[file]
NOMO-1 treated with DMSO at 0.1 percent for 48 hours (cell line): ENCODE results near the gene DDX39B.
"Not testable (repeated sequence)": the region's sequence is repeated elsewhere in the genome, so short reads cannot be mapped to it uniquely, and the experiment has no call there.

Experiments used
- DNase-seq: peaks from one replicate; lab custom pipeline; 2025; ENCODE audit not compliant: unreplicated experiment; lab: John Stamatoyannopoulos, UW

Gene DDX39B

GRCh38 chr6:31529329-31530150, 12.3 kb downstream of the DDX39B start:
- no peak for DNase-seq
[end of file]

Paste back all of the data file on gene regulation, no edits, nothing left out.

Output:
NOMO-1 treated with DMSO at 0.1 percent for 48 hours (cell line): ENCODE results near the gene DDX39B.
"Not testable (repeated sequence)": the region's sequence is repeated elsewhere in the genome, so short reads cannot be mapped to it uniquely, and the experiment has no call there.

Experiments used
- DNase-seq: peaks from one replicate; lab custom pipeline; 2025; ENCODE audit not compliant: unreplicated experiment; lab: John Stamatoyannopoulos, UW

Gene DDX39B

GRCh38 chr6:31529329-31530150, 12.3 kb downstream of the DDX39B start:
- no peak for DNase-seq